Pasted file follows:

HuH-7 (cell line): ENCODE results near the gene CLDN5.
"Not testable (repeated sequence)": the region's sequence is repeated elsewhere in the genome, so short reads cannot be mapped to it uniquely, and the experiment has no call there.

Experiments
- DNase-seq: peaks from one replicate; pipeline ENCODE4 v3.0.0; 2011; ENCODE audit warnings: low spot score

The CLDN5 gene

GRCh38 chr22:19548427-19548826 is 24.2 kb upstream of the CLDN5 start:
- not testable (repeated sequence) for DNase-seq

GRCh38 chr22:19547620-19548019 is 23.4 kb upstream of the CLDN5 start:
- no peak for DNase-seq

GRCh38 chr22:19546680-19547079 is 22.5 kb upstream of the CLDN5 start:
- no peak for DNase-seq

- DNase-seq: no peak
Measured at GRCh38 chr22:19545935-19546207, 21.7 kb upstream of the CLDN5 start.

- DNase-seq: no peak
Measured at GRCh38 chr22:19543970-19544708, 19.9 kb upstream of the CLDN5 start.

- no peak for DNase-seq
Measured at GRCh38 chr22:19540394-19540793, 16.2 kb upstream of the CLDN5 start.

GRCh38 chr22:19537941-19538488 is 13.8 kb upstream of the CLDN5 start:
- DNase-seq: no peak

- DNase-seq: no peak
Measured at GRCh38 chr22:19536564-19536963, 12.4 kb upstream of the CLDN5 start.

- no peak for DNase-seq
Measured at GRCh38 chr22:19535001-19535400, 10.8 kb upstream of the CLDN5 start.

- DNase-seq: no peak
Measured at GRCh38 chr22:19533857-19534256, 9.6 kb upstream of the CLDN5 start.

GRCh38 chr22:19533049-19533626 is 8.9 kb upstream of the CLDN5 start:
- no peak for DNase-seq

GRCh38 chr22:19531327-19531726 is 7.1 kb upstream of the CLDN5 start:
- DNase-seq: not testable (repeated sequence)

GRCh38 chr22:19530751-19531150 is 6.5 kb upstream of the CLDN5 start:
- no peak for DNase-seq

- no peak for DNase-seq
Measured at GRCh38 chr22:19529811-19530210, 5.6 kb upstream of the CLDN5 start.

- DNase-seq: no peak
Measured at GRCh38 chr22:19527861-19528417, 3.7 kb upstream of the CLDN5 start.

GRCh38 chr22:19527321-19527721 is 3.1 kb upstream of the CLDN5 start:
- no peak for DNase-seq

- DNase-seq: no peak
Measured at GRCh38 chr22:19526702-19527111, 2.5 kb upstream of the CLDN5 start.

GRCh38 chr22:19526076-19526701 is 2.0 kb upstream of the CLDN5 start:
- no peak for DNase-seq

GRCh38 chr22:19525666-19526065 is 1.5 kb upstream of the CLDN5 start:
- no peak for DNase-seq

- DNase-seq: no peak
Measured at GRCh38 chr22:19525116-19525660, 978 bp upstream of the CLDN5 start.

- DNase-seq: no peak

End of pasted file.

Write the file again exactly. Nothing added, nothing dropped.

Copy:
HuH-7 (cell line): ENCODE results near the gene CLDN5.
"Not testable (repeated sequence)": the region's sequence is repeated elsewhere in the genome, so short reads cannot be mapped to it uniquely, and the experiment has no call there.

Experiments
- DNase-seq: peaks from one replicate; pipeline ENCODE4 v3.0.0; 2011; ENCODE audit warnings: low spot score

The CLDN5 gene

GRCh38 chr22:19548427-19548826 is 24.2 kb upstream of the CLDN5 start:
- not testable (repeated sequence) for DNase-seq

GRCh38 chr22:19547620-19548019 is 23.4 kb upstream of the CLDN5 start:
- no peak for DNase-seq

GRCh38 chr22:19546680-19547079 is 22.5 kb upstream of the CLDN5 start:
- no peak for DNase-seq

- DNase-seq: no peak
Measured at GRCh38 chr22:19545935-19546207, 21.7 kb upstream of the CLDN5 start.

- DNase-seq: no peak
Measured at GRCh38 chr22:19543970-19544708, 19.9 kb upstream of the CLDN5 start.

- no peak for DNase-seq
Measured at GRCh38 chr22:19540394-19540793, 16.2 kb upstream of the CLDN5 start.

GRCh38 chr22:19537941-19538488 is 13.8 kb upstream of the CLDN5 start:
- DNase-seq: no peak

- DNase-seq: no peak
Measured at GRCh38 chr22:19536564-19536963, 12.4 kb upstream of the CLDN5 start.

- no peak for DNase-seq
Measured at GRCh38 chr22:19535001-19535400, 10.8 kb upstream of the CLDN5 start.

- DNase-seq: no peak
Measured at GRCh38 chr22:19533857-19534256, 9.6 kb upstream of the CLDN5 start.

GRCh38 chr22:19533049-19533626 is 8.9 kb upstream of the CLDN5 start:
- no peak for DNase-seq

GRCh38 chr22:19531327-19531726 is 7.1 kb upstream of the CLDN5 start:
- DNase-seq: not testable (repeated sequence)

GRCh38 chr22:19530751-19531150 is 6.5 kb upstream of the CLDN5 start:
- no peak for DNase-seq

- no peak for DNase-seq
Measured at GRCh38 chr22:19529811-19530210, 5.6 kb upstream of the CLDN5 start.

- DNase-seq: no peak
Measured at GRCh38 chr22:19527861-19528417, 3.7 kb upstream of the CLDN5 start.

GRCh38 chr22:19527321-19527721 is 3.1 kb upstream of the CLDN5 start:
- no peak for DNase-seq

- DNase-seq: no peak
Measured at GRCh38 chr22:19526702-19527111, 2.5 kb upstream of the CLDN5 start.

GRCh38 chr22:19526076-19526701 is 2.0 kb upstream of the CLDN5 start:
- no peak for DNase-seq

GRCh38 chr22:19525666-19526065 is 1.5 kb upstream of the CLDN5 start:
- no peak for DNase-seq

- DNase-seq: no peak
Measured at GRCh38 chr22:19525116-19525660, 978 bp upstream of the CLDN5 start.

- DNase-seq: no peak